Bokutachi no Remake | Anime Review

Life is not going well for 28-year-old Kyouya Hashiba. Having left his office job to pursue a career in the video game industry, his internship at a popular game studio abruptly ends, leaving him unemployed and forcing him to move back in with his parents. Additionally, his jealousy towards the success of the “Platinum Generation”—a group of similarly-aged creators—has caused him to regret his decision to attend a traditional university instead of an arts college. Even though he believes there are no second chances in life, Kyouya is suddenly given one when he wakes up one day and finds himself 10 years in the past.

Instead of choosing business school like he originally had, Kyouya decides to pursue his passions and attends the Oonaka University of Art. There, he meets classmate Eiko Kawasegawa, the woman who had hired him as an intern in the present, alongside his new housemates and future Platinum Generation members: underachieving artist Aki Shino, aspiring singer and actress Nanako Kogure, and naturally-gifted writer Tsurayuki Rokuonji.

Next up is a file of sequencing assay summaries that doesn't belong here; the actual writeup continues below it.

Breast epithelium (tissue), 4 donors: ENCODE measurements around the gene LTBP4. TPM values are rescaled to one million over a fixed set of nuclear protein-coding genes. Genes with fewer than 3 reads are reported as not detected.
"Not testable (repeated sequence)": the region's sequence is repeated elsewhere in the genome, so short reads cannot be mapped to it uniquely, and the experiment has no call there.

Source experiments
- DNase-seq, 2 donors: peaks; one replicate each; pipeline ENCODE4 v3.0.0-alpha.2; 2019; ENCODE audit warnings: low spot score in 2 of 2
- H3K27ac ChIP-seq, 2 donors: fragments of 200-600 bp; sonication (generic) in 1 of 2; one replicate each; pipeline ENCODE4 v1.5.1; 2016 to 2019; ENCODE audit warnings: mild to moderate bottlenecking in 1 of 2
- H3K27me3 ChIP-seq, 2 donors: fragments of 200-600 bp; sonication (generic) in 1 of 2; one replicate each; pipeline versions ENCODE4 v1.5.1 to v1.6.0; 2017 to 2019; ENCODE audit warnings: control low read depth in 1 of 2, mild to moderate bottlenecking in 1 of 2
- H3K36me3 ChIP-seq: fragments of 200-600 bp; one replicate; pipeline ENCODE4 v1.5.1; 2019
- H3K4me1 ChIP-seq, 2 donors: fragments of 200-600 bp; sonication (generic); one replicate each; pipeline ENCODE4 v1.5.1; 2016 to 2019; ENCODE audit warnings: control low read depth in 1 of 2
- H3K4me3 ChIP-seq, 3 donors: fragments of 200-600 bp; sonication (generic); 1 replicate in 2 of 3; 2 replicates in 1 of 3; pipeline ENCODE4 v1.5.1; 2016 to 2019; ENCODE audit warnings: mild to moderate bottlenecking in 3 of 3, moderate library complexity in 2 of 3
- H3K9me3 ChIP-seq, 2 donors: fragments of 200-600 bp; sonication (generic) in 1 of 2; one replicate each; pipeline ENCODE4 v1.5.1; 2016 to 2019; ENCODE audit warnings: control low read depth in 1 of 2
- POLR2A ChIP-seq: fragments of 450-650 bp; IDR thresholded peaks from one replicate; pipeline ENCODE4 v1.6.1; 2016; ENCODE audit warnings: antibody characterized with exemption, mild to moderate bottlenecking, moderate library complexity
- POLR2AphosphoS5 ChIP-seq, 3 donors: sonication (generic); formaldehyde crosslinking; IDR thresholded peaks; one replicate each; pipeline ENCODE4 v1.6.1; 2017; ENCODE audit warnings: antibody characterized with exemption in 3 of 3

With each project they complete together, Kyouya and his friends venture closer to discovering their true potential as creators and remaking their lives into the ideal versions they desire.

Bokutachi no Remake has been an anime that came as a surprise for me, I will admit. But it was definitely one of the better anime to air this season. That being said, however, as time has gone on and as each episode aired, the satisfaction and entertainment I felt has slowly dwindled. So, allow me to share my thoughts on Bokutachi no Remake.